First Fitness Standard – 10 Components Of Fitness
There are ten recognized general physical skills. They are cardiovascular/respiratory endurance, stamina, strength, flexibility, power, coordination, agility, speed, balance, and accuracy. You are as fit as you are competent in each of these ten skills. A regimen develops fitness to the extent that it improves each of these ten skills.
Importantly, improvements in endurance, stamina, strength, and flexibility come about through training. Training refers to activity that improves performance through a measurable organic change in the body.
By contrast improvements in coordination, agility, balance, and accuracy come about through practice. Practice refers to activity that improves performance through changes in the nervous system.
Power and speed are adaptations of both TRAINING AND PRACTICE.
- Cardiovascular/respiratory endurance- The ability of body systems to gather, process, and deliver oxygen.
- Stamina – The ability of body systems to process, deliver, store, and utilize energy.
- Strength – The ability of a muscular unit, or combination of muscular units, to apply force
- Flexibility – The ability to maximize the range of motion at a given joint.
- Power - The ability of a muscular unit, or combination of muscular units, to apply maximum force in minimum time.
- Speed - The ability to minimize the time cycle of a repeated movement.
- Coordination - The ability to combine several distinct movement patterns into a singular distinct movement.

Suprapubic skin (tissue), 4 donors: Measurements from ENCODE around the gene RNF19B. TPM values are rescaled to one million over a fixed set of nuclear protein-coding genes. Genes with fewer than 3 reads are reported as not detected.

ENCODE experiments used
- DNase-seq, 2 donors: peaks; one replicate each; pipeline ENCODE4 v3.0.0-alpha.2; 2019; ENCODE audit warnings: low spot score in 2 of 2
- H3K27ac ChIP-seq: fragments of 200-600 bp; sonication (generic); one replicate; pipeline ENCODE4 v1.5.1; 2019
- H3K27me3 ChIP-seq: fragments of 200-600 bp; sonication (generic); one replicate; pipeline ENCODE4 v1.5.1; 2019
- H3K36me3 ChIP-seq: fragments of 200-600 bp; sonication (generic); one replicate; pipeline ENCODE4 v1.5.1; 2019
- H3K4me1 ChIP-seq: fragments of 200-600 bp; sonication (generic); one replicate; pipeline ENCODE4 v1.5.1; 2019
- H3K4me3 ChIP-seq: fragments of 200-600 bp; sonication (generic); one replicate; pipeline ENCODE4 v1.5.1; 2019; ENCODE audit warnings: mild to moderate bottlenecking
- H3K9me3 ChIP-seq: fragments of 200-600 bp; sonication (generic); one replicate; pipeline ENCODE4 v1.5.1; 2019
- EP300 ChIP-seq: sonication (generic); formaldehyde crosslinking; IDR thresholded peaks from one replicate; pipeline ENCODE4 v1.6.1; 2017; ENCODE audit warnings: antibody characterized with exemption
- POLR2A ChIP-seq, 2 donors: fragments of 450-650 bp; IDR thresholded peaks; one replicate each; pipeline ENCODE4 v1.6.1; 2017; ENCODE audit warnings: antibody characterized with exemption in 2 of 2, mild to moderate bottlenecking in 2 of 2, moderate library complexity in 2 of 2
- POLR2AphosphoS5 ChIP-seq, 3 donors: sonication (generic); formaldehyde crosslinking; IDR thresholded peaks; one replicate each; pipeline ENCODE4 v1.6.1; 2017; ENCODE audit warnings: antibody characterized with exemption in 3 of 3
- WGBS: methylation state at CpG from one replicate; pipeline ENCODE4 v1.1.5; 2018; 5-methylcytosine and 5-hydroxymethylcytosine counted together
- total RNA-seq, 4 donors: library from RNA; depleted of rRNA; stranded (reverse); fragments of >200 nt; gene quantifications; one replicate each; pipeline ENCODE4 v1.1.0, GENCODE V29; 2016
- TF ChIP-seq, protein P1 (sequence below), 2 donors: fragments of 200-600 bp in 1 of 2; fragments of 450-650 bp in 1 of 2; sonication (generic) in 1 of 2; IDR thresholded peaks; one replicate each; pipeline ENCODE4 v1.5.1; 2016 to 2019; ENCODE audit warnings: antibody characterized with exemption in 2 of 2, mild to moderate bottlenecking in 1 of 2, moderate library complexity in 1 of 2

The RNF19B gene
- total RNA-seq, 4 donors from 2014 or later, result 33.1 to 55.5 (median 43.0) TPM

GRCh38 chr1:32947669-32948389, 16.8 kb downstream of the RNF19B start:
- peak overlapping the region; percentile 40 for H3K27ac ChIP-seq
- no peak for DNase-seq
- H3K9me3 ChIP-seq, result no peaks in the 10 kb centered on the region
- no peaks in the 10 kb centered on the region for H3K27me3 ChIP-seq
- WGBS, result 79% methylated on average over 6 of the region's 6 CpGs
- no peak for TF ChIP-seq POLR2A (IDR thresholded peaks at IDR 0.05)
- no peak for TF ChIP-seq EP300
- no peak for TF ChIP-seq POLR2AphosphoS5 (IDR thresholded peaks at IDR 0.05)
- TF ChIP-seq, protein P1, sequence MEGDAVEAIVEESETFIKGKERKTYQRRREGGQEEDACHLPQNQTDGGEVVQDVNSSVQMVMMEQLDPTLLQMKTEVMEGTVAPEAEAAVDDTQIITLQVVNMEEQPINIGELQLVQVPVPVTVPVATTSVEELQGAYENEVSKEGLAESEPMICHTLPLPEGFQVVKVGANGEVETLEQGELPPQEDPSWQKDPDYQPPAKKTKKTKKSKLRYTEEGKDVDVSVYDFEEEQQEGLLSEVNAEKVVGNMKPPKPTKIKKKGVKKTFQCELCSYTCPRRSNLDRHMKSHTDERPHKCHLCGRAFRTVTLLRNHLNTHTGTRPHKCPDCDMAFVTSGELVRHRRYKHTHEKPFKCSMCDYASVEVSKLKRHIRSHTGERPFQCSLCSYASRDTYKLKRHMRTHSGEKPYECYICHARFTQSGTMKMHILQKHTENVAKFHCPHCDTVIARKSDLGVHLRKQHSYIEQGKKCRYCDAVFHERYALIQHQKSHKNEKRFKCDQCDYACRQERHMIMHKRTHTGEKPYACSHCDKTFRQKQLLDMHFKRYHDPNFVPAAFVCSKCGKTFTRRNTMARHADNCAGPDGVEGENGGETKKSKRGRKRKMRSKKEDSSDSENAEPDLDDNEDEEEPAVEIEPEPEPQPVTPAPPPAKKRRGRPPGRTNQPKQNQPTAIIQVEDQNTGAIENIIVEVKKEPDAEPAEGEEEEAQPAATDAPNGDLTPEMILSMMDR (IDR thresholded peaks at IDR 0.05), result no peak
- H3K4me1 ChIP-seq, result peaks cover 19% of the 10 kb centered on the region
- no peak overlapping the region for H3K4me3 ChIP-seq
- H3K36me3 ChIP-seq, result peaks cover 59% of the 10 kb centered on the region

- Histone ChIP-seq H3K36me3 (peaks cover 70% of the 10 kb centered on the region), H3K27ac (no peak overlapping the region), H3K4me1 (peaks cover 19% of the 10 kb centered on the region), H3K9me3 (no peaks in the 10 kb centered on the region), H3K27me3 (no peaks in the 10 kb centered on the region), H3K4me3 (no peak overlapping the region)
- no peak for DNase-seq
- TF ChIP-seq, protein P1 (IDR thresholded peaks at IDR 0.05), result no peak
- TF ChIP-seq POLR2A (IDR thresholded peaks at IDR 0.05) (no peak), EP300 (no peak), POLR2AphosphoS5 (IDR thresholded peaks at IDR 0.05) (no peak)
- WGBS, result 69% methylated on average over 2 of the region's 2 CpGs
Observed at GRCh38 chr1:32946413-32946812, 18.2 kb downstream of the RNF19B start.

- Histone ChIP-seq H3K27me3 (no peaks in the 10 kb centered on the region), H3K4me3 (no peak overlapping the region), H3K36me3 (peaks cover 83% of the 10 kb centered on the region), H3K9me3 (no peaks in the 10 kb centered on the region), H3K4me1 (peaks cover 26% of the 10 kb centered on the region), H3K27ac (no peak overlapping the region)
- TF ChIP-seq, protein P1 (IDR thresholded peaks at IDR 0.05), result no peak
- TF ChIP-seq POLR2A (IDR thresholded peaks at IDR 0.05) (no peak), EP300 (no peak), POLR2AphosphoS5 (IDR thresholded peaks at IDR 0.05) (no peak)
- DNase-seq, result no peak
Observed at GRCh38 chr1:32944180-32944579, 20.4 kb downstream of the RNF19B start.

- Agility - The ability to minimize transition time from one movement pattern to another.
- Balance - The ability to control the placement of the body’s center of gravity in relation to its support base.
- Accuracy - The ability to control movement in a given direction or at a given intensity.
Second Fitness Standard – Variation
The essence of this model is the view that fitness is about performing well at any and every task imaginable. Picture a hopper loaded with an infinite number of physical challenges where no selective mechanism is operative, and being asked to perform fetes randomly drawn from the hopper. This model suggests that your fitness can be measured by your capacity to perform well at these tasks in relation to other individuals.
The implication here is that fitness requires an ability to perform well at all tasks, even unfamiliar tasks, tasks combined in infinitely varying combinations. In practice this encourages the athlete to disinvest in any set notions of sets, rest periods, reps, exercises, order of exercises, routines, periodization, etc. Nature frequently provides largely unforeseeable challenges; train for that by striving to keep the training stimulus broad and constantly varied.
Third Fitness Standard – Metabolic Pathways
There are three metabolic pathways that provide the energy for all human action. These “metabolic engines” are known as the phosphagen pathway, the glycolytic pathway, and the oxidative pathway.
- The first, the phosphagen, dominates the highest-powered activities, those that last less than about ten seconds.
- The second pathway, the glycolytic, dominates moderate-powered activities, those that last up to several minutes.
- The third pathway, the oxidative, dominates low-powered activities, those that last in excess of several minutes.
Total fitness, the fitness that CrossFit promotes and develops, requires competency and training in each of these three pathways or engines. Balancing the effects of these three pathways largely determines the how and why of the metabolic conditioning or “cardio” that we do at CrossFit.
Favoring one or two to the exclusion of the others and not recognizing the impact of excessive training in the oxidative pathway are arguably the two most common faults in fitness training.